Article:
If you are moving to Boston, this is the blog for you. And even if you have lived in and around Boston for many years, you’ll still have to check out some of these historical and amazing places of history we have here in and around our beautiful city. Those of us living in and around Boston are blessed to have so many historical places we can visit. You will feel like you’re on vacation and still be close to home.
Walk along the cobblestones to one of the best-known places in America. Faneuil Hall was built by Peter Faneuil and presented as a gift to the city of Boston in 1742. Since then, it has been at the center of history, shopping and politics. Merchants came to sell their goods and people came from all over to hear speeches from Samuel Adams to Bill Clinton.
Boston’s North End
Walk across the expressway and you’ll soon find yourself in Boston’s historic North End. You will feel like you have been dropped right into the center of Italy. With incredible restaurants, markets and shops, you’ll be transported to little Italy for the time you’ve spent there. Get a table early. This place fills up quickly.
Not far from the North End is the USS Constitution and Museum located at the Charlestown Navy Yard. “Old Ironsides” as the ship is known as, was launched in 1797 and to this day, remains undefeated by enemy fire. When you go there, you can see all the ship has to offer and tour the museum and get more in tune with the incredible history of this ship.
Union Oyster House
The Union Oyster House is the oldest restaurant in Boston. Built in 1826, this historic landmark has been a top destination of some of the country’s most notable politicians when running for President. Almost every candidate that comes to Boston, stops by and pulls up a seat at the oyster bar. In fact, the restaurant pays tribute to John F. Kennedy with a booth with his name permanently attached to it.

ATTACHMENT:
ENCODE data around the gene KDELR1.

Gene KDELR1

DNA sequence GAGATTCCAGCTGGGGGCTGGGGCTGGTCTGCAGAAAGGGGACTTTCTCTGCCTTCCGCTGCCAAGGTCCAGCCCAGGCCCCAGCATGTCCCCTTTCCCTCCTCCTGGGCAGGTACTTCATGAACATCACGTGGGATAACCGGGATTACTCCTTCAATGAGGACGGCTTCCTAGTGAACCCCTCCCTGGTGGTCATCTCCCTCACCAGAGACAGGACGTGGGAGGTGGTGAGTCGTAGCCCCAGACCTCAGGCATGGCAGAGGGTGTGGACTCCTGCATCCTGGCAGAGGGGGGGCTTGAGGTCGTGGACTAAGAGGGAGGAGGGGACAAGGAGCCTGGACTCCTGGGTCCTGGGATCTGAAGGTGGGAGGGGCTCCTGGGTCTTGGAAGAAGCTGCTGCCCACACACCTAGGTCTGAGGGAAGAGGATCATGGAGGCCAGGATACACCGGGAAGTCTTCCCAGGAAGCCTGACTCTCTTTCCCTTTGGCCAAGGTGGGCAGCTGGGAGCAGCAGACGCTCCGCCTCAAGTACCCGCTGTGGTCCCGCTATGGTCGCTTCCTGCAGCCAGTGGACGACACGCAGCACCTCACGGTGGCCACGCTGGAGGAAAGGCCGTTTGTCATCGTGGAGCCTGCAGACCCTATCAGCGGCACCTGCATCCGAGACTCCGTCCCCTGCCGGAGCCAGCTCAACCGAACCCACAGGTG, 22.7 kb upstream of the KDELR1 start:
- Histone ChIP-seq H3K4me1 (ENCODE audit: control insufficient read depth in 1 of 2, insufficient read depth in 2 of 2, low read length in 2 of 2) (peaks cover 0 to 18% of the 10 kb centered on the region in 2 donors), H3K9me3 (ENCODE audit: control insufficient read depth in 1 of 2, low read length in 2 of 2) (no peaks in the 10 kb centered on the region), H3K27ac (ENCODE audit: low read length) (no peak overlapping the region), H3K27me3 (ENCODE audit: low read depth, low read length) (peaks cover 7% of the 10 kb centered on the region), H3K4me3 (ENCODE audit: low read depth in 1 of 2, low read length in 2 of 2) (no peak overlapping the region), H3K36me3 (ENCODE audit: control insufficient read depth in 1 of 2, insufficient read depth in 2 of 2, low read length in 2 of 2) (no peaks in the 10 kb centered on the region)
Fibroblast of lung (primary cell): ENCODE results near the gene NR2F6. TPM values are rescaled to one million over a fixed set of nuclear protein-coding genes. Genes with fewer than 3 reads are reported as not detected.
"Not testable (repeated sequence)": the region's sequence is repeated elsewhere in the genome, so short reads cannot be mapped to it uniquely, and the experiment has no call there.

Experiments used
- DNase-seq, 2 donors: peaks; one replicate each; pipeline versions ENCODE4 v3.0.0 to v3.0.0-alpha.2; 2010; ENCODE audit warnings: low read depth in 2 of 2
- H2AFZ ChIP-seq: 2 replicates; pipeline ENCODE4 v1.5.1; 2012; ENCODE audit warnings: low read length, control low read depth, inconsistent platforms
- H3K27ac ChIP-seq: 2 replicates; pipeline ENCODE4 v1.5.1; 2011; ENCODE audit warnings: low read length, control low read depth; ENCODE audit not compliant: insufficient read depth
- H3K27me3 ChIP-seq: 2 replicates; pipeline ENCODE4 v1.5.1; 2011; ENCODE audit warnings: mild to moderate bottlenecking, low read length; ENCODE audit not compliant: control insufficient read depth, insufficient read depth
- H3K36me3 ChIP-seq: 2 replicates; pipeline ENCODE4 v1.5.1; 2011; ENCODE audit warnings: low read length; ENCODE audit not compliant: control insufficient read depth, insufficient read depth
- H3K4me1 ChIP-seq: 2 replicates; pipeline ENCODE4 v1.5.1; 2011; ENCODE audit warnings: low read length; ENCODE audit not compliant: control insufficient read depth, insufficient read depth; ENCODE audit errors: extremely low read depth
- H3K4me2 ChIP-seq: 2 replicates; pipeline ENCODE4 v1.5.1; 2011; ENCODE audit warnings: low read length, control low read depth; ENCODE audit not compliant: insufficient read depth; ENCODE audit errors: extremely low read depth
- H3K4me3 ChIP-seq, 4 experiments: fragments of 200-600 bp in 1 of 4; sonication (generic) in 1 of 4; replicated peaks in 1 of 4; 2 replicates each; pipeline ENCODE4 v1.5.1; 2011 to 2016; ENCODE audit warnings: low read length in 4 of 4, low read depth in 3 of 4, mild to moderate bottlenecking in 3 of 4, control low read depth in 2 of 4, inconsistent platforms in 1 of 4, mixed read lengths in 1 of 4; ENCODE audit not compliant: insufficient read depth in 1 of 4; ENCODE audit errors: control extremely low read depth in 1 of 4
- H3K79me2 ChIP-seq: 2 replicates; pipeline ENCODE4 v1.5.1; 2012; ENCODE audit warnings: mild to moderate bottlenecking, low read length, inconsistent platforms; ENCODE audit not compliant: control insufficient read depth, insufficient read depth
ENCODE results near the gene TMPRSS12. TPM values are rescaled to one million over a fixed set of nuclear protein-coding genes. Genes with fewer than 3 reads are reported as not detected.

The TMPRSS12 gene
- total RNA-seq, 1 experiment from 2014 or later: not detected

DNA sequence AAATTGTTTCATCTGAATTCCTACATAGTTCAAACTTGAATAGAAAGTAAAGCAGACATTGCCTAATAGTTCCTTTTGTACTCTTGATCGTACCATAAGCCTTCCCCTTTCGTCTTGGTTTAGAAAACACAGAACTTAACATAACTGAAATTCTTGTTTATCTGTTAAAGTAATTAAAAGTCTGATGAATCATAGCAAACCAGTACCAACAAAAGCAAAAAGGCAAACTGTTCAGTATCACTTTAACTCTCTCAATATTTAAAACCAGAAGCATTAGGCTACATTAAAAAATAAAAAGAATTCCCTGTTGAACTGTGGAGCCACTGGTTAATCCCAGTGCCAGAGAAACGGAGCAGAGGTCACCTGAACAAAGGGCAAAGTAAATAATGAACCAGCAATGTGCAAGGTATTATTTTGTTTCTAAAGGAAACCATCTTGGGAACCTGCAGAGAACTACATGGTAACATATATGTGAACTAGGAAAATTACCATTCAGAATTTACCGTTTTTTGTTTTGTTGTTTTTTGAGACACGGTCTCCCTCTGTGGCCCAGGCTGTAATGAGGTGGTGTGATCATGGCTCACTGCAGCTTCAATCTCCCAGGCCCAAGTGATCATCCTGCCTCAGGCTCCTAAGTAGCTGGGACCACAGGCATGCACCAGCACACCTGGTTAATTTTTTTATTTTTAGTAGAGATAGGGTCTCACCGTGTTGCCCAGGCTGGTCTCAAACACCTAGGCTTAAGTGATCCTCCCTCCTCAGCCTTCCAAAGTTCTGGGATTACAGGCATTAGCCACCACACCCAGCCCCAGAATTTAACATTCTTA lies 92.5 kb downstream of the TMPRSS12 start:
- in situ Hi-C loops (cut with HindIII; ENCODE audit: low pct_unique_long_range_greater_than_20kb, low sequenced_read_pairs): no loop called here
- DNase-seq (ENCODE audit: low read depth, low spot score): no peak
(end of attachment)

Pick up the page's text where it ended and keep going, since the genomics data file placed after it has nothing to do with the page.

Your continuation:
Fenway Park is considered the oldest baseball park in the country. It blends both old time baseball park seating and up to date renovations to keep the history of the park intact but keep up with the times. You still have those poles that offer obstructed view but taking in a game at Fenway is a must-do when you’re in Boston.
Born in Massachusetts, President John F. Kennedy is one of the Bay State’s beloved politicians. He accomplished many priorities during his time in the White House and left a legacy of milestones for our country. The JFK Museum is located on Columbia Point in Boston and has a clear view of Boston Harbor. If you are looking for an educational day out in Boston, you’ll need to spend some time here.
Lexington and Concord
Just a short drive west of Boston and you come to Lexington and Concord. And if you know your history, you know that significant battle happened here between the British and our Patriots. There are so many attractions and historical places in these two towns that you could spend days walking around. From the Old North Bridge, to the Lexington Battle Green, and Concord’s Colonial Inn, you’ll have plenty to keep you busy and interested. There are also plenty of museums so get in your car and head West for a history lesson.
On your way back to Boston, make sure you stop by the Wayside inn in Sudbury. Dating back to the 1700’s, this historic landmark not only provides guests with an incredible New England Style menu, but it is still a working inn that you can stay at. You’ll be entertained by the fife and drum band dressed in period clothing and taken back into history with food and location. When you are there, walk right across the street to the famous Grist Mill. Built by Henry Ford, this working mill is a sight to see and one you’ll want to share that Instagram moment.
We could go on but the fact is if you are moving to Boston, or just planning a visit, there are plenty of historic landmarks to keep you busy, and have you learning a little bit about our county in the process.